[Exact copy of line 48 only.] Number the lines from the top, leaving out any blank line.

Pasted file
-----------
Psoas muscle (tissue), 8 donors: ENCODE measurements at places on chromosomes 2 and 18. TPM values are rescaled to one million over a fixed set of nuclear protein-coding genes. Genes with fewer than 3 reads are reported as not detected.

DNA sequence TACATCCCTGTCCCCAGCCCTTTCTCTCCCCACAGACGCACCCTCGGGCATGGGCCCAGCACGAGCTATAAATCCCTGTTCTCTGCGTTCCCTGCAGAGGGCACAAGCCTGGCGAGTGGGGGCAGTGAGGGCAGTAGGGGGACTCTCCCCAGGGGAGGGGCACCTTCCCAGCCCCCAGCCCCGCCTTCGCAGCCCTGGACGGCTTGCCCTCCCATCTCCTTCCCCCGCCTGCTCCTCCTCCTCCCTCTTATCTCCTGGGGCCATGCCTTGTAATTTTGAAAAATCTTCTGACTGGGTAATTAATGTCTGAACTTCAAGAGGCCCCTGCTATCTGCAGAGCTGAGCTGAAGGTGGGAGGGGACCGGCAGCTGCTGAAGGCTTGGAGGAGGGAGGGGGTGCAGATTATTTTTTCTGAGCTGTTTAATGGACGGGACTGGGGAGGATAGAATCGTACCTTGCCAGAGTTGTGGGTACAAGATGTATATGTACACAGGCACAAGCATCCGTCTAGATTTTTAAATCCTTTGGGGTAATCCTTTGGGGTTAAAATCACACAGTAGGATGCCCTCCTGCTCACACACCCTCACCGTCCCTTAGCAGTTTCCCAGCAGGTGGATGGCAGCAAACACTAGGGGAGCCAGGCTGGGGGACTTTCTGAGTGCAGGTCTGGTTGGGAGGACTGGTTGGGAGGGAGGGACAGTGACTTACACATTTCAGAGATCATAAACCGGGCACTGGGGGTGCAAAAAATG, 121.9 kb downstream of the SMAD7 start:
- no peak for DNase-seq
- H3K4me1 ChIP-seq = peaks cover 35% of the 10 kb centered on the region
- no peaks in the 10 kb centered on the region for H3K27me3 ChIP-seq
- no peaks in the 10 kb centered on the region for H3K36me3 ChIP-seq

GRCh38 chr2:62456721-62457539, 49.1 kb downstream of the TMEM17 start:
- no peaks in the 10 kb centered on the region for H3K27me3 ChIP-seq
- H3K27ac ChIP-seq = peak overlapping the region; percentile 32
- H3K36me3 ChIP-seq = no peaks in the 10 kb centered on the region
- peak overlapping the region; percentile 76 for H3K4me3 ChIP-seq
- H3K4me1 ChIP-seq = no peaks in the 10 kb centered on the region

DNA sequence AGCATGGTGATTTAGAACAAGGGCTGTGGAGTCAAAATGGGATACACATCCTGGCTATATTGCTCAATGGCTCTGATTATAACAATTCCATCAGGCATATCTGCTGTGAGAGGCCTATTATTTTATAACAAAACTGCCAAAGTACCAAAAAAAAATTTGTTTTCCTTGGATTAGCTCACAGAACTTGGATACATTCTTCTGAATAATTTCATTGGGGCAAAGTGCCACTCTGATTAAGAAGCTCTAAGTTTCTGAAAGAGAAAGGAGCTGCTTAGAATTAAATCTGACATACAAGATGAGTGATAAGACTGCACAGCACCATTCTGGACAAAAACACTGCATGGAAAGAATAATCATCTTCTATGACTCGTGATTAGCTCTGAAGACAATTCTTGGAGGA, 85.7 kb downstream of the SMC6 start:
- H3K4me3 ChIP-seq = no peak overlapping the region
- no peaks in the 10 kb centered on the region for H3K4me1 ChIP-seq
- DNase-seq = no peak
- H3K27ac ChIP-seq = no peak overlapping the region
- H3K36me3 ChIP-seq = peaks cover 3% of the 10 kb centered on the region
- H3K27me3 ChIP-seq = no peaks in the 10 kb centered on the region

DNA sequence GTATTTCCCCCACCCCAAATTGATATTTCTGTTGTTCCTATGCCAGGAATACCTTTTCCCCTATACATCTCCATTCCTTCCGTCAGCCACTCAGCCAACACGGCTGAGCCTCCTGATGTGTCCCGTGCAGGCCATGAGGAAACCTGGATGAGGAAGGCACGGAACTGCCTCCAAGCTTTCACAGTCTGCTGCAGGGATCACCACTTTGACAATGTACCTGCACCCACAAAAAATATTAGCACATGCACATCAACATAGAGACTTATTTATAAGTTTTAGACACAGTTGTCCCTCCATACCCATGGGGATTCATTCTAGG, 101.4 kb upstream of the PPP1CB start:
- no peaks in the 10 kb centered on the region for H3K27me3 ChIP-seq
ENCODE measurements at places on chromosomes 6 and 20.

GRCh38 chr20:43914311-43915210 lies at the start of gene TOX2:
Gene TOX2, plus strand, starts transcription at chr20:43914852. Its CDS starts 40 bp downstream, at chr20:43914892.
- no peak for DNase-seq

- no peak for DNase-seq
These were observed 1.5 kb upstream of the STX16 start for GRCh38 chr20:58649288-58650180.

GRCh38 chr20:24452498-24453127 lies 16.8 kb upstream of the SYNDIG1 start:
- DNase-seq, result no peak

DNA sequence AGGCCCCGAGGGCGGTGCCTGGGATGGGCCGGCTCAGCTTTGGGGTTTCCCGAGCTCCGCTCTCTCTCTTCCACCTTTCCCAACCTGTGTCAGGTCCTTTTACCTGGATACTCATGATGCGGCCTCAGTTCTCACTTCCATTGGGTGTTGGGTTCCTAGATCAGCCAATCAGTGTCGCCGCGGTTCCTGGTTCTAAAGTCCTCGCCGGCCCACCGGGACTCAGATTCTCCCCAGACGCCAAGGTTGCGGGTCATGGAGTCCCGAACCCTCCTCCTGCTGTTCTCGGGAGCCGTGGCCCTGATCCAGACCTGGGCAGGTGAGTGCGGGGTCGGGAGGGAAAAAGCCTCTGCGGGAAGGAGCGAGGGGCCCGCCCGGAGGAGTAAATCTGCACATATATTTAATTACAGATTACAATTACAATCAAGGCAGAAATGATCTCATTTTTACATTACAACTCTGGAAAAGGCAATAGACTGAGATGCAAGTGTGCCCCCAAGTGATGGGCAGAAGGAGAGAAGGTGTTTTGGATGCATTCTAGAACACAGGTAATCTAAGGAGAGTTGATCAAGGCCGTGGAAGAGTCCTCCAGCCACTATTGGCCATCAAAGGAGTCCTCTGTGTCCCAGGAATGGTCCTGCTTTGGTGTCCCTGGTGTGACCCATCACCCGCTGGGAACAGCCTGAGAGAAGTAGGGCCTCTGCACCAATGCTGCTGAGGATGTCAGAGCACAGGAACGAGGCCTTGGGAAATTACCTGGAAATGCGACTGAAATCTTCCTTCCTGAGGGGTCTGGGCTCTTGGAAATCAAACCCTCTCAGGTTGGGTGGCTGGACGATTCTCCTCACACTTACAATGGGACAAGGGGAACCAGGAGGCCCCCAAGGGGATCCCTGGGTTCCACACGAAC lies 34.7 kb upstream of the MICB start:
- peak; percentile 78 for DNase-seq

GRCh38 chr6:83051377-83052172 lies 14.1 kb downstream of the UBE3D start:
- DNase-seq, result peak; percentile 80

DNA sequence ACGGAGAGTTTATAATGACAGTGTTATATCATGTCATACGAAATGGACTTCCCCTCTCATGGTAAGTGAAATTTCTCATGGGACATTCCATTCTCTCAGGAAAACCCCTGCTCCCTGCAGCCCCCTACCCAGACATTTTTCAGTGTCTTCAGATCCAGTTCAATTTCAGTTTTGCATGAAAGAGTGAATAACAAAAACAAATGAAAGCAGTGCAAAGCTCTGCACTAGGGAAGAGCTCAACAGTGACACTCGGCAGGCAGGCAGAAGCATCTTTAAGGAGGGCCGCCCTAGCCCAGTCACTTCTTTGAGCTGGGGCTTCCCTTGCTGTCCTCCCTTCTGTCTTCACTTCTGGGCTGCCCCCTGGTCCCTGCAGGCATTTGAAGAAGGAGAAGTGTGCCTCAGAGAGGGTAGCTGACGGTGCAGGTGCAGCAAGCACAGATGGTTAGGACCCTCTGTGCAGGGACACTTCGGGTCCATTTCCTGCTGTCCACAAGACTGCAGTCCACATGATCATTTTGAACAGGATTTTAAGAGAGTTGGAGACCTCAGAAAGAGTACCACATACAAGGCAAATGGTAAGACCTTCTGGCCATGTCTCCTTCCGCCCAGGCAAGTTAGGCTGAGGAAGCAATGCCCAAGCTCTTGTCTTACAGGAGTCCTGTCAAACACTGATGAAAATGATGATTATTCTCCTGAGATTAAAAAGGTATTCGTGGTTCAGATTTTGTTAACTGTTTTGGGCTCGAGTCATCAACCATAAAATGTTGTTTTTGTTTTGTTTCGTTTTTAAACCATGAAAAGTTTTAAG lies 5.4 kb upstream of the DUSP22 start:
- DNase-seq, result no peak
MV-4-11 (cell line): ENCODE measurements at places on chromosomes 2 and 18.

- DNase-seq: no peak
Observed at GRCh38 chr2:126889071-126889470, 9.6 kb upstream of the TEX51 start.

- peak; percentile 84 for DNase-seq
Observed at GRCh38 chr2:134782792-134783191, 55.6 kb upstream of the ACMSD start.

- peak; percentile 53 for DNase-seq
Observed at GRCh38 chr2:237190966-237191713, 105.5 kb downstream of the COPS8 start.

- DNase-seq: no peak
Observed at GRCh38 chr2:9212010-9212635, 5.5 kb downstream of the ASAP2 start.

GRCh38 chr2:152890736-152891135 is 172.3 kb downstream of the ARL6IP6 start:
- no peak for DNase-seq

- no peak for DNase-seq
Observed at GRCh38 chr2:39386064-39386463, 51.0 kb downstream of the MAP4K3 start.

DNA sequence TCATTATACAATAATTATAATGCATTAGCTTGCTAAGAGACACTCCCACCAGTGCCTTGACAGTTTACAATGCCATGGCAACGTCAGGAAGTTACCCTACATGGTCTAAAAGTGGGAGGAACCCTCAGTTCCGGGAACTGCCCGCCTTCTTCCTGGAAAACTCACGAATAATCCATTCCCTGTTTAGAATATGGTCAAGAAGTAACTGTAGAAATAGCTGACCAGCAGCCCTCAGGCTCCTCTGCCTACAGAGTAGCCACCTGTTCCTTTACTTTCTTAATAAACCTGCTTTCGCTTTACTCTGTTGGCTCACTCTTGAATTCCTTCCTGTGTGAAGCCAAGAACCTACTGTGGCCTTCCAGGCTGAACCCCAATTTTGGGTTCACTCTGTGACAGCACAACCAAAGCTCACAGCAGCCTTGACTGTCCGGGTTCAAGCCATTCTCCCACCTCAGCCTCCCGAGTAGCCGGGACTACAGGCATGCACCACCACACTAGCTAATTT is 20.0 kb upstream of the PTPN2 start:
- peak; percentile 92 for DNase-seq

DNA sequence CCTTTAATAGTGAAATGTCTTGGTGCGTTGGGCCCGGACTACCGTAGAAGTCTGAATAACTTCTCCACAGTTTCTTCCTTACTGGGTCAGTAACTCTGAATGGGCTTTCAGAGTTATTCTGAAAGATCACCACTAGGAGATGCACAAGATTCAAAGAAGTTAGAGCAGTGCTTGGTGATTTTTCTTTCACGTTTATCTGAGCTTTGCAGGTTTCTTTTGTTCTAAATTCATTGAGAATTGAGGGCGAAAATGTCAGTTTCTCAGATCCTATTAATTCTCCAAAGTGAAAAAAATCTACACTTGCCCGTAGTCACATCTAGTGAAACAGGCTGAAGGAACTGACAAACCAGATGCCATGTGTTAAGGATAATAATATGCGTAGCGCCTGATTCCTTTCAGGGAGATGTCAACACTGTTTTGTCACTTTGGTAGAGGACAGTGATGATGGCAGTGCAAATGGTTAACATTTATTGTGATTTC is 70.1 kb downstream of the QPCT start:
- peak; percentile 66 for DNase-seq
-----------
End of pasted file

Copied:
Observed at GRCh38 chr2:39386064-39386463, 51.0 kb downstream of the MAP4K3 start.